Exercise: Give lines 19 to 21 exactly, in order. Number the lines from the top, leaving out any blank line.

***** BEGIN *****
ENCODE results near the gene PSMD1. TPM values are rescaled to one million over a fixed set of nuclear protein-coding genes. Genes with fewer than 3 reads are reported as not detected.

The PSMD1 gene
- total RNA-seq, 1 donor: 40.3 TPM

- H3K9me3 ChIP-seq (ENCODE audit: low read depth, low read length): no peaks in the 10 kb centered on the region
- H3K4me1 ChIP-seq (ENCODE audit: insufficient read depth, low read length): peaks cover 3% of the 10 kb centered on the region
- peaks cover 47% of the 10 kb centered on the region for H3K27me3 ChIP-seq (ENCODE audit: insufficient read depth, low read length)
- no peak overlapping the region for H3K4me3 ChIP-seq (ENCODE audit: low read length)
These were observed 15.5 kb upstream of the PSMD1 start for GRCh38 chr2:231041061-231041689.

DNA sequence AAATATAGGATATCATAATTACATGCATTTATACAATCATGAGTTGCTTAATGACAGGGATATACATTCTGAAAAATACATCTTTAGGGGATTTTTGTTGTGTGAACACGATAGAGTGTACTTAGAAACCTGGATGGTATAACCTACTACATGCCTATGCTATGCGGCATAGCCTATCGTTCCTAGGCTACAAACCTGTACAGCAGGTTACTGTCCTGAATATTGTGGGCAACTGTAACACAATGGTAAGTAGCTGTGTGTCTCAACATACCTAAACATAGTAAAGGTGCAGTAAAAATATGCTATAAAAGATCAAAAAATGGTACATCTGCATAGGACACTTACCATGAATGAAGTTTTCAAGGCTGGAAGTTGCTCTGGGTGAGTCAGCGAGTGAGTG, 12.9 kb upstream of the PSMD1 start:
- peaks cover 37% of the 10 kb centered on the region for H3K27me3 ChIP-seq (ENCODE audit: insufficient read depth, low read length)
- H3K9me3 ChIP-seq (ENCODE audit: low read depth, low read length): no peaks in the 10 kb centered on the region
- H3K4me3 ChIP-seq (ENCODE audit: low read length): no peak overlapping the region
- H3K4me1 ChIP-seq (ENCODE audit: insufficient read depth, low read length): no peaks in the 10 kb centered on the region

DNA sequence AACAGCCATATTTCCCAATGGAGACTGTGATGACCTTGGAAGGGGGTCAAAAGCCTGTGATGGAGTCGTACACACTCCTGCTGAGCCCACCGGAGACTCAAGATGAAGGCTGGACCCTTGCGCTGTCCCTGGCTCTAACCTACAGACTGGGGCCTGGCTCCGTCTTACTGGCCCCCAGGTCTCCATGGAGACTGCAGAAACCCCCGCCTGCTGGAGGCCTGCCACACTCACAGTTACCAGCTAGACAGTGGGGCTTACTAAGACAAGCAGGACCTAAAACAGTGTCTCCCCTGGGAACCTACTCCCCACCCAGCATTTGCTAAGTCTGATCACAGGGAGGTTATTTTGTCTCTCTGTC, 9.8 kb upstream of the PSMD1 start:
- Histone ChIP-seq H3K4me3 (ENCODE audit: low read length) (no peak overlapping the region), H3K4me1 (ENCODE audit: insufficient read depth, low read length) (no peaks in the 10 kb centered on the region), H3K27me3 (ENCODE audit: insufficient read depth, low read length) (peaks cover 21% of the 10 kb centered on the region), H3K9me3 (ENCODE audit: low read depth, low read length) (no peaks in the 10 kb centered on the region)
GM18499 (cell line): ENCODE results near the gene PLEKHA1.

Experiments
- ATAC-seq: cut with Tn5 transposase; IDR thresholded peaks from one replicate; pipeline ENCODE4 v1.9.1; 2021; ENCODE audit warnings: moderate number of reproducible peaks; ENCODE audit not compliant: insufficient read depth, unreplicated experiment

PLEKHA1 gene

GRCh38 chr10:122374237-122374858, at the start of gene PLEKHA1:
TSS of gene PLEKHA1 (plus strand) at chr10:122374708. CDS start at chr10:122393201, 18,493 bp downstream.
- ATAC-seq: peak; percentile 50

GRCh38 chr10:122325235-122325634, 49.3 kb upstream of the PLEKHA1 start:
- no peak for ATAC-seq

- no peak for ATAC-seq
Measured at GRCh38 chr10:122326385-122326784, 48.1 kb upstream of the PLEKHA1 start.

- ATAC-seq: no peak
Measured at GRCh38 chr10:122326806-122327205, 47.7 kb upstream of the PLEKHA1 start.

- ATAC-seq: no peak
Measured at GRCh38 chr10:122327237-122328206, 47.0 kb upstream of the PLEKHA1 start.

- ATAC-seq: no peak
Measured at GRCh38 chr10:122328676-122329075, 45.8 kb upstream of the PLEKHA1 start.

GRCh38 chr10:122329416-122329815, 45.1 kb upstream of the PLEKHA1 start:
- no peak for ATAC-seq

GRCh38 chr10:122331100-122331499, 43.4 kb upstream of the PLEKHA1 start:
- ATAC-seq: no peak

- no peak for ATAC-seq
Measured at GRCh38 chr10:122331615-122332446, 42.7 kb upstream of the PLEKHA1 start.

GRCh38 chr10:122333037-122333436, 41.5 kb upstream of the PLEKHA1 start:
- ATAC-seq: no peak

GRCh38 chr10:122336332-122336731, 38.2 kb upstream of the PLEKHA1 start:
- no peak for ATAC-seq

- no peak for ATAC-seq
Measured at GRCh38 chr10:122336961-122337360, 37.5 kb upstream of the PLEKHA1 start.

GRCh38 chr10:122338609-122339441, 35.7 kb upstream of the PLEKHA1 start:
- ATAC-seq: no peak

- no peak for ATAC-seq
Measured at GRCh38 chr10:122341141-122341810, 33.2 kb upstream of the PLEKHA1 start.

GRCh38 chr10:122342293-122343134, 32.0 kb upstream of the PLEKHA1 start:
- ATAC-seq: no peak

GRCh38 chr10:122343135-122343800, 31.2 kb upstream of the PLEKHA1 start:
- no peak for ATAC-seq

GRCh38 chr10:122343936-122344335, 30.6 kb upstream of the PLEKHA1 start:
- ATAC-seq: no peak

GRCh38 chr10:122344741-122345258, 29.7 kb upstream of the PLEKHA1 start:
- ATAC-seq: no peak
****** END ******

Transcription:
PLEKHA1 gene

GRCh38 chr10:122374237-122374858, at the start of gene PLEKHA1:
TSS of gene PLEKHA1 (plus strand) at chr10:122374708. CDS start at chr10:122393201, 18,493 bp downstream.